Recoding Mechanisms in Infections

Many important viruses such as Ebola, Influenza, and HIV use RNA as genetic material. These viruses have an extremely small genome size compared to the eukaryotic host genomes, and therefore employ various alternative translation strategies such as stop codon read through, leaky scanning, non-IRES initiation and ribosome frameshifting to express their genes by the host translation machinery. Interestingly, the same strategies are also used in the host’s cellular gene expression. With our research we aim to understand how translational recoding changes the rules of standard decoding, allows simultaneous encoding of multiple proteins from the same mRNA and regulates gene expression in time and space.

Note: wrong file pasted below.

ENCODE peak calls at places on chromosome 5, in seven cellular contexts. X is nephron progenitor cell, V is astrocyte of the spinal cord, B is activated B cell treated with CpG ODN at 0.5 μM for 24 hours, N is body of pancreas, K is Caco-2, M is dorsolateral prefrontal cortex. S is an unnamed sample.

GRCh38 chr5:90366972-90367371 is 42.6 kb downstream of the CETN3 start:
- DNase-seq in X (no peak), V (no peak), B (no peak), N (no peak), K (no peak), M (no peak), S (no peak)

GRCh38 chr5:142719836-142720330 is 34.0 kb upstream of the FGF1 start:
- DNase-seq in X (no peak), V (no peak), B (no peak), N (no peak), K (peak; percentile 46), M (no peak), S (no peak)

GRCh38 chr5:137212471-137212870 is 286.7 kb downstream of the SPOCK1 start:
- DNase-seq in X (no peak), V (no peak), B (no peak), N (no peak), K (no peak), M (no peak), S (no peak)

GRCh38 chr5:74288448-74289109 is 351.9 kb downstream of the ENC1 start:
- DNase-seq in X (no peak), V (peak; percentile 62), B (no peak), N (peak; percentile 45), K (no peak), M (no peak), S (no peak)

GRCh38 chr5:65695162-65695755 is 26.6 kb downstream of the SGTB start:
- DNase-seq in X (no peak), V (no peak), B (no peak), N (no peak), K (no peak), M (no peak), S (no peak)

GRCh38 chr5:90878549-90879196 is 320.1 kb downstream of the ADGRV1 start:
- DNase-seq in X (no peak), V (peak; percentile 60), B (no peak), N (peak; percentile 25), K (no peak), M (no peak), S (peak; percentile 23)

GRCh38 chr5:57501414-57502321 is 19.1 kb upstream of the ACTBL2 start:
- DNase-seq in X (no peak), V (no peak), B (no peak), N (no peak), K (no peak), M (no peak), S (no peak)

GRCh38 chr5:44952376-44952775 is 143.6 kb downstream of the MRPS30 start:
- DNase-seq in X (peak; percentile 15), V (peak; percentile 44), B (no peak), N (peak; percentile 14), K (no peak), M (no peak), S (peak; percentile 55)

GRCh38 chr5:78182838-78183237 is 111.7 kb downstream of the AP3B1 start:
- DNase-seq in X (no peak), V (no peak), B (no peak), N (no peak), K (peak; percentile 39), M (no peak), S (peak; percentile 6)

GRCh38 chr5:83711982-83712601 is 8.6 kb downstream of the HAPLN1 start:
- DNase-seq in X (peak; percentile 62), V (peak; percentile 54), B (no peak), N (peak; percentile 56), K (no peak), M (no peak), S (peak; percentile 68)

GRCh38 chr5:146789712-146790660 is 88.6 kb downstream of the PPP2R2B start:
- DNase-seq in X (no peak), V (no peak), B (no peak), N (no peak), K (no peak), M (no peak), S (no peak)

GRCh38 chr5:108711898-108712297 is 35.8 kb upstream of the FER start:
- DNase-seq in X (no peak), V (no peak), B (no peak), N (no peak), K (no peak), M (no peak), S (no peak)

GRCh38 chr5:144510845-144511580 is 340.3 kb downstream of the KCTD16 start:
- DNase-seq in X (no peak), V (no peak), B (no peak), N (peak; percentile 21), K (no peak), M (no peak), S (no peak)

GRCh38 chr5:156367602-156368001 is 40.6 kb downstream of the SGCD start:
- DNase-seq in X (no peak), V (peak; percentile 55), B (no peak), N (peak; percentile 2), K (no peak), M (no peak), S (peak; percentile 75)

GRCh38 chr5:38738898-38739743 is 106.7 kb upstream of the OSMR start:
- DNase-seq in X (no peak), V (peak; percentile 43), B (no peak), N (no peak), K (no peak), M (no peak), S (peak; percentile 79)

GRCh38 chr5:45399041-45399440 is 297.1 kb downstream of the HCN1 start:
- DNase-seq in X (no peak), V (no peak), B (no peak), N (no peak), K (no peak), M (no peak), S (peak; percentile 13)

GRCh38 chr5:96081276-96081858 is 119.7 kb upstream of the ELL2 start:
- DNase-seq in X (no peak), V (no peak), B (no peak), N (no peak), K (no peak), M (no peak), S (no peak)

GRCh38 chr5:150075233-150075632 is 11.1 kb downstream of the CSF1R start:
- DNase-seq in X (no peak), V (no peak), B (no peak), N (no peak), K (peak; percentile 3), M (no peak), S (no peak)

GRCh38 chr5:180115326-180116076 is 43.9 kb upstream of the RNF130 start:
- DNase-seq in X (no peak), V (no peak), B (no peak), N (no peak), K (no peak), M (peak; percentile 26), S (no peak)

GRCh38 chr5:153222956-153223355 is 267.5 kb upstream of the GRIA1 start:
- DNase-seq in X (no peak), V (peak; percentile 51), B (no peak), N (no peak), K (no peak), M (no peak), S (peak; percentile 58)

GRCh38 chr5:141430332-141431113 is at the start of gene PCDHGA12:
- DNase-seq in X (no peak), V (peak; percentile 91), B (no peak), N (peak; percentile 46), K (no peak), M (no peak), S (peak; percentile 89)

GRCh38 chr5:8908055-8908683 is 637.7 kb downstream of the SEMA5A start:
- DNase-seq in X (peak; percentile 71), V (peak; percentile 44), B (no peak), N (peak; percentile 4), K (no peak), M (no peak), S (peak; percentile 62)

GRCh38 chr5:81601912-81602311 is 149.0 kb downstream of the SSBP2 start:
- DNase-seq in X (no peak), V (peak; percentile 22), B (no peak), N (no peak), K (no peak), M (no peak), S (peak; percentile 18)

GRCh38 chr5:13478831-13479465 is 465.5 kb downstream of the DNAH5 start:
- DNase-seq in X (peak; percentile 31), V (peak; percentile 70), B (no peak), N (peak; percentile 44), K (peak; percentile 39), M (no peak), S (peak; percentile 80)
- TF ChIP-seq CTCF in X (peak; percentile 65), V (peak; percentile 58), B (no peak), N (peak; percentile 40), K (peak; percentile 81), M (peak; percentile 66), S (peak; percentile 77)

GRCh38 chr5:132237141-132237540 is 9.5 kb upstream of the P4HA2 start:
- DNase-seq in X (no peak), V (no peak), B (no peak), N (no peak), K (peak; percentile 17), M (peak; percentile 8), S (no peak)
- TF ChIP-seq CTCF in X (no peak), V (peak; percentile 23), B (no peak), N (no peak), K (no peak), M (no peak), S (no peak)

Leader

Jun Prof Dr Neva Caliskan

"Understanding the mechanisms of RNA recoding during infections will give us new insights into translational regulation, which might be beneficial for developing novel gene therapies in future."

Jun. Prof. Neva Caliskan

Many important viruses such as Ebola, Influenza, and HIV use RNA as genetic material. These viruses have an extremely small genome size compared to the eukaryotic host genomes, and therefore employ various alternative translation strategies such as stop codon read through, leaky scanning, non-IRES initiation and ribosome frameshifting to express their genes by the host translation machinery. Interestingly, the same strategies are also used in the host’s cellular gene expression. With our research we aim to understand how translational recoding changes the rules of standard decoding, allows simultaneous encoding of multiple proteins from the same mRNA and regulates gene expression in time and space.

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